By Debra Moore
The Plumas County Board of Supervisors is next scheduled to meet Tuesday, Dec. 8. The board took action on a number of items before its three-week hiatus. The board’s last meeting was Nov. 17. Following are some of their decisions.
COVID sick leave
Human Resources Director Nancy Selvage reminded the board and county employees that they are entitled to two weeks of paid sick leave if they are exposed to the virus and need to quarantine. “This is not personal sick leave,” she stressed, but rather is in addition to what each employee has accumulated. Details and associated forms are available on the county’s website.
Pay hike for paralegals
The supervisors voted unanimously to amend job classifications and base wages for the paralegals in the county counsel’s office. “They haven’t been revised since 1995,” Human Resources Director Nancy Selvage said, adding that the process to amend the descriptions began back in April of 2017.
The pay adjustments are as follows: Paralegal I: from $17.06 to $21.24; Paralegal II: from $18.82 to $23.42; and Paralegal III: from $20.76 to $26.85.
Before voting in favor of the changes, Supervisor Lori Simpson asked, “Are people still going into the field?”
“Yes, it’s a distinct line of work,” County Counsel Craig Settlemire said. Paralegals work in the county counsel’s office, while the district attorney’s office employs legal secretaries and those jobs were evaluated a year ago. Settlemire said the pay hikes were necessary because their pay is on par with legal secretaries and paralegals have higher qualifications.
Though he voted in favor the changes, Supervisor Jeff Engel said, “I don’t know how we’re going to pay for it.”
Probation request approved
Probation Director Erin Metcalf’s request to fill two vacant positions in her office received unanimous approval from the supervisors, but not before they heard some push back from District Attorney David Hollister.
Metcalf said that the positions — a probation assistant and a deputy probation officer — were vacant but included in the budget for this fiscal year. She outlined several of their duties.
However, Hollister challenged the need to fill those positions and thought the dollars could be spent better in the criminal justice system. He said that in 2010 the county’s probation department supervised 433 individuals and that number dropped to 157 in 2019, largely due to changing laws. Hollister said that the ratio of probationers to staff is 19: 1, while nationwide it is 50:1.
Hollister said dollars are needed for mental health services, and his own office his down three positions. “I just want the board to be aware of these numbers,” he said. “If we can afford it, that’s terrific.”
The supervisors didn’t comment on the input and approved probation’s request.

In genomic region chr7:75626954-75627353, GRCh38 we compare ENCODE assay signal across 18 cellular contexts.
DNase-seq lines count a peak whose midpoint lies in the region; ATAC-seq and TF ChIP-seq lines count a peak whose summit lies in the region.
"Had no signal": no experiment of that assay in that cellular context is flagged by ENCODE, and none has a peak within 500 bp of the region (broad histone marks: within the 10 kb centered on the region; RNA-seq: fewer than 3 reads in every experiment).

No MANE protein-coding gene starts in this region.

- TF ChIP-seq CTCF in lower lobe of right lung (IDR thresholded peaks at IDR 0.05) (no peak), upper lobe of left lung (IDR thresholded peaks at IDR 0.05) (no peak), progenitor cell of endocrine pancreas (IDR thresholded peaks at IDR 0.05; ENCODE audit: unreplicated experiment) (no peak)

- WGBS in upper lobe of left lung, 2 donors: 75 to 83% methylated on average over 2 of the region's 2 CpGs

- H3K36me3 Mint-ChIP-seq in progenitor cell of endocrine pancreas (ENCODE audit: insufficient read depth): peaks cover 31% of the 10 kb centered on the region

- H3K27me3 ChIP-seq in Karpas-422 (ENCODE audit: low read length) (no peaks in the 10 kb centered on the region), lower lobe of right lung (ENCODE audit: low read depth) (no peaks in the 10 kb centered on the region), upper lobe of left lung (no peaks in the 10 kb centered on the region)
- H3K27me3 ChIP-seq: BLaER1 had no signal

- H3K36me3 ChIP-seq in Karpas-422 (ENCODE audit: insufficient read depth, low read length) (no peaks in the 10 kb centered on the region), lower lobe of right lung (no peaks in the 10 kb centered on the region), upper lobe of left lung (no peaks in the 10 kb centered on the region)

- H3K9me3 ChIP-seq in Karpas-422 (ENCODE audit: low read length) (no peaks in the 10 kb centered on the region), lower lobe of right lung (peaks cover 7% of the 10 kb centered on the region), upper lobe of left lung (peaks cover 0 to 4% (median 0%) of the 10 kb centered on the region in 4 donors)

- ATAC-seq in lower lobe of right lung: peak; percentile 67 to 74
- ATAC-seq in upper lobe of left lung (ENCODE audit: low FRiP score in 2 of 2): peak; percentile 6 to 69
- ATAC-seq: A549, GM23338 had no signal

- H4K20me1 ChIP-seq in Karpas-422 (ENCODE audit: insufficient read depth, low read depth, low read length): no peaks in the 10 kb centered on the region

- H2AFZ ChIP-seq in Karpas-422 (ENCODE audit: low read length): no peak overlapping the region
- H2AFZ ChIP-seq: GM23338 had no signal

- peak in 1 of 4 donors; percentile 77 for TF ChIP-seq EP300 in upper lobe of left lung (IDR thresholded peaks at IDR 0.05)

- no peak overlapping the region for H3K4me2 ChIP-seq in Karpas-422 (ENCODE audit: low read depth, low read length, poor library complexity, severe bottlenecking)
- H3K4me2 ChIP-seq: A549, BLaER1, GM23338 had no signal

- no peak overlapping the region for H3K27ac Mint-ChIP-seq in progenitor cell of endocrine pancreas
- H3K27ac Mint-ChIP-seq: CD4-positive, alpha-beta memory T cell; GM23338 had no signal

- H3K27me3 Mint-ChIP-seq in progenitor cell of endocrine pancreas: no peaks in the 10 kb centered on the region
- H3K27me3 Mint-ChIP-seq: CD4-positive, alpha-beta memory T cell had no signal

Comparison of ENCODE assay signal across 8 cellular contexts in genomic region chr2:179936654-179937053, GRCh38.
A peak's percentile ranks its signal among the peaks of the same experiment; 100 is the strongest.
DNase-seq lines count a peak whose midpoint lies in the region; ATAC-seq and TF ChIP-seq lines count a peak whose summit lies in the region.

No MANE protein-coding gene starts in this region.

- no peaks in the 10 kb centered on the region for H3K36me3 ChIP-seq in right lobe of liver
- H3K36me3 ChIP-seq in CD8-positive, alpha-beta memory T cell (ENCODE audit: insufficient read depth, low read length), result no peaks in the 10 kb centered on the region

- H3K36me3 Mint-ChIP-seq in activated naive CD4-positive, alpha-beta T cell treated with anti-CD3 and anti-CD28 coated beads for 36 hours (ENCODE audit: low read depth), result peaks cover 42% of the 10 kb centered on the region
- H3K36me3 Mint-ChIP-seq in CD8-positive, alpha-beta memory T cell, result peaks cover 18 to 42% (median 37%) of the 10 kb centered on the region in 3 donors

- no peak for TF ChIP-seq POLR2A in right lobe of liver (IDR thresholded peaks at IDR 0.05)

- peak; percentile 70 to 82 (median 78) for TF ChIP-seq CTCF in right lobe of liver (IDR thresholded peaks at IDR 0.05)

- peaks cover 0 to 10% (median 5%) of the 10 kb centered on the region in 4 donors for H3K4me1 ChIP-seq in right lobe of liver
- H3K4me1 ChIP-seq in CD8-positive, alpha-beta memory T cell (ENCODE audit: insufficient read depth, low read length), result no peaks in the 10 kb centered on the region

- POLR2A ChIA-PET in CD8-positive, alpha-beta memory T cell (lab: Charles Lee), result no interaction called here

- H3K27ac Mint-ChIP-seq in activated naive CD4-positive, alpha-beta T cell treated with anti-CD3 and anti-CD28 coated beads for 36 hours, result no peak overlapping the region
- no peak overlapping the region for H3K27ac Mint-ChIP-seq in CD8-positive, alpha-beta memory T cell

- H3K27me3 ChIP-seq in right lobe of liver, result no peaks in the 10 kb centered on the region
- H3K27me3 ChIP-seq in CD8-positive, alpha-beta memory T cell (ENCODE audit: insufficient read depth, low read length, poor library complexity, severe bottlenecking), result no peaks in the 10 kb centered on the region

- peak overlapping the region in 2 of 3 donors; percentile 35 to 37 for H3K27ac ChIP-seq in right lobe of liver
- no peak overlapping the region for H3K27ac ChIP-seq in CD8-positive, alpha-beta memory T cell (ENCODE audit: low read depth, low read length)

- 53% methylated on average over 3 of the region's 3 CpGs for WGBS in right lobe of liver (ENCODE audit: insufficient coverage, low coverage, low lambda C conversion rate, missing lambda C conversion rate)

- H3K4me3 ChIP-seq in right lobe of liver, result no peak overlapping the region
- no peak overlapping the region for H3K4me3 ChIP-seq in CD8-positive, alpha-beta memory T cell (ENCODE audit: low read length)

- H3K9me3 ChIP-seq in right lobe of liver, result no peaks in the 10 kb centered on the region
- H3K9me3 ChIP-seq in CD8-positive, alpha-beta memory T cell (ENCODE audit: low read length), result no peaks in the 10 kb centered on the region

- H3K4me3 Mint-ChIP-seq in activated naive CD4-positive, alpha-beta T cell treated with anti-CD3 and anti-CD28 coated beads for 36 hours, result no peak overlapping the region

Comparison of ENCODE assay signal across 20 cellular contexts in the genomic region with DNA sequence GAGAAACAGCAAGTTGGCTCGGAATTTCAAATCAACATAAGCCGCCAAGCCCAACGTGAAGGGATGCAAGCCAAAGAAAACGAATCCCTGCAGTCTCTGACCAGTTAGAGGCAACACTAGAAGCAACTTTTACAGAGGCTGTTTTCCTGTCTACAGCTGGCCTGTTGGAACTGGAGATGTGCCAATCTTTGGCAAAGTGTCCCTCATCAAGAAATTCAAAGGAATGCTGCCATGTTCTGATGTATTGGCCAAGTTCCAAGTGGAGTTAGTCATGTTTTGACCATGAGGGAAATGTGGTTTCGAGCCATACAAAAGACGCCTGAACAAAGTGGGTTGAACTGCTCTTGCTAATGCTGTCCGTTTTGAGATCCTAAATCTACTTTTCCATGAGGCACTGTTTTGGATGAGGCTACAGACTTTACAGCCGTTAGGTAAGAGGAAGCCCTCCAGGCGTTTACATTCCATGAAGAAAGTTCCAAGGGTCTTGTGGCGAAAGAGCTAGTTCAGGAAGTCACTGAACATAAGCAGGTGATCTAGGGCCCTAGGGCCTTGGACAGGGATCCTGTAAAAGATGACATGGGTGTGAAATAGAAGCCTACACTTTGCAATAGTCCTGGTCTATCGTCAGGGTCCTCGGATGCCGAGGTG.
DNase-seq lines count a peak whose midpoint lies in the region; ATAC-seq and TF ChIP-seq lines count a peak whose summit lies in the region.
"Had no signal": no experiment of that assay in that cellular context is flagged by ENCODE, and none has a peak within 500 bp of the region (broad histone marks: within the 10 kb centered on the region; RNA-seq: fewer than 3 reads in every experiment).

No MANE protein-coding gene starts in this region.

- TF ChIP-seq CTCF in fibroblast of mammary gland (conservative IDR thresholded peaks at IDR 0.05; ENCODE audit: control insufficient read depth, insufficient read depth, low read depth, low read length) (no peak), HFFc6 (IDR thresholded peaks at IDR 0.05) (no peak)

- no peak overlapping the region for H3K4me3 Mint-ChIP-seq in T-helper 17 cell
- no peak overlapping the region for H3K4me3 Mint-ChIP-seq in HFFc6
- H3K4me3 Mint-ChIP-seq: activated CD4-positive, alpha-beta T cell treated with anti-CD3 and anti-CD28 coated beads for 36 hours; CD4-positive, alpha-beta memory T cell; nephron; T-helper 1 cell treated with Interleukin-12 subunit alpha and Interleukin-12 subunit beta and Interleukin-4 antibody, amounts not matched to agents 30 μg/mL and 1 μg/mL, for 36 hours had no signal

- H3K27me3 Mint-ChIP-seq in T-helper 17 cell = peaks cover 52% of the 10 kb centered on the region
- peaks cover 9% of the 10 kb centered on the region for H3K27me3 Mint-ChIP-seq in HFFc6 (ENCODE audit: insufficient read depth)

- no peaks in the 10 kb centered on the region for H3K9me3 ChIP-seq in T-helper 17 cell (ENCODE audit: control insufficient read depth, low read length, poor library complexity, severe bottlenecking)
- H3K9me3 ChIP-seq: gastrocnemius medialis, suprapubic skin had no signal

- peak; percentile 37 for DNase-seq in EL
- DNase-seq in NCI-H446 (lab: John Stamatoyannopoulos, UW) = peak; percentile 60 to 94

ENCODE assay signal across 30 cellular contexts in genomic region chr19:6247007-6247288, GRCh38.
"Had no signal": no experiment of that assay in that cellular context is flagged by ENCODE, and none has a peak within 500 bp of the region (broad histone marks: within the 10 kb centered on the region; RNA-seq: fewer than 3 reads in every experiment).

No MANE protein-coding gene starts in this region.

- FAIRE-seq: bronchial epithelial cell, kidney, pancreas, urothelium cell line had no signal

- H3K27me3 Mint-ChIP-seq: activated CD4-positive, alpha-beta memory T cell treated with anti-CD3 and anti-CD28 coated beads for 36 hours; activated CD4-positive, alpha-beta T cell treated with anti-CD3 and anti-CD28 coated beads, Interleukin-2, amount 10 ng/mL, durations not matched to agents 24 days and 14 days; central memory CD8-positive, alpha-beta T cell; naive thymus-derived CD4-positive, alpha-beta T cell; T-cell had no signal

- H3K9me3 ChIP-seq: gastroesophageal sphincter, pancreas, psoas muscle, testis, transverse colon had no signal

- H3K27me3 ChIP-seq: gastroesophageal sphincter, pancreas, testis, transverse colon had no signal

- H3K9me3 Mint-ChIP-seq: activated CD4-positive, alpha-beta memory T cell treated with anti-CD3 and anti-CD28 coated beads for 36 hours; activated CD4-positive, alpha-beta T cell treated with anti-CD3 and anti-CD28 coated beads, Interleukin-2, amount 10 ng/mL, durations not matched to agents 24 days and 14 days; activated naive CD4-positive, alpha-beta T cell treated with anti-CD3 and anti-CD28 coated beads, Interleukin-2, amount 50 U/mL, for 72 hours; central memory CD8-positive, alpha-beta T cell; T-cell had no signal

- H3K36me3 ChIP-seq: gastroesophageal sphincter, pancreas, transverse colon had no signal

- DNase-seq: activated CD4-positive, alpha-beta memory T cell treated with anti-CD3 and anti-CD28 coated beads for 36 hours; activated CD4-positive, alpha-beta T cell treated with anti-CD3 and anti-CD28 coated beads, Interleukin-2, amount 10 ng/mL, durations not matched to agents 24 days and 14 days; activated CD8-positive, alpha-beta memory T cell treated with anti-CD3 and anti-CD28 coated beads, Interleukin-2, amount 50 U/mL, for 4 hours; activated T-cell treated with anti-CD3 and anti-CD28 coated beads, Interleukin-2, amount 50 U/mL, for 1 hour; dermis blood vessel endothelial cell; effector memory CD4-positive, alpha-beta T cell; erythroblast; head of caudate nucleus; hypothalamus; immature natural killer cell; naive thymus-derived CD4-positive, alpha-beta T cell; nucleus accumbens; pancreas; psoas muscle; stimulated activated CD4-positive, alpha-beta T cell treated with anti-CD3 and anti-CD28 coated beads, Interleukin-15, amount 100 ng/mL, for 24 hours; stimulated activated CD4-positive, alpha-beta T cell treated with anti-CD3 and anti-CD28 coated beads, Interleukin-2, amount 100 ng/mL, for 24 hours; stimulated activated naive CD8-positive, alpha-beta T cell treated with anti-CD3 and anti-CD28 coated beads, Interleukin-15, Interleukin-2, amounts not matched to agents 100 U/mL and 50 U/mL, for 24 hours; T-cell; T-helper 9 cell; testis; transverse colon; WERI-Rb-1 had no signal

Time for a new Maytag?
Plumas County Sheriff Todd Johns asked the supervisors for approval to use a portion of $25,000 in CARES Act funding to buy a new commercial washer and dryer for the jail. “With COVID we are wearing out our machines at the jail,” he said. “We are doing laundry every day.” He said it’s all part of the effort to keep the jail more sterile than ever. The board unanimously approved his request.
Title III Funding disbursement
The supervisors conducted a public hearing Nov. 17 to finalize the distribution of Title III funding through the Secure Rural Schools. There was no public comment, but Supervisor Lori Simpson asked questions regarding the expenditures: $71,875 earmarked for a radio tower and vault to support the Office of Emergency Services; $50,000 for Plumas County Search & Rescue; and $65,000 for Plumas County Wildfire Prevention.
Simpson worried that not all of the requests conformed precisely to requirements, but Sheriff Todd Johns explained how they met the parameters of Title III. Supervisor Sherrie Thrall said that the proposal is for “things that are really necessary for public safety,” and made a motion to approve the funding allocation. It was a unanimous vote.
The supervisors approved Assessor Chuck Leonhardt’s request to use up to $67,450 in Coronavirus Relief Funding to scan approximately 30,000 paper records. “I’ve wanted to scan these records for a long time; it’s a backup system for our records,” Leonhardt said. Two recent events helped cement his request. He said the July fire that destroyed the crisis center and other buildings adjacent to the county’s permit center building could have spread to the assessor’s office and those records could have been destroyed. Also, during the pandemic with individuals working from home, access to the records is necessary. Without computer access, sometimes the documents are taken home, which Leonhardt said presents an additional risk. “Transporting papers can lead to a loss,” he said. “This will allow access to everyone.”
The Plumas County Board of Supervisors won’t meet the first Tuesday of the month, Dec. 1, but has scheduled meetings for Dec. 8 and Dec. 15. If necessary, the board will also meet Dec. 22. The board meetings begin at 10 a.m. and are live streamed on the county’s website.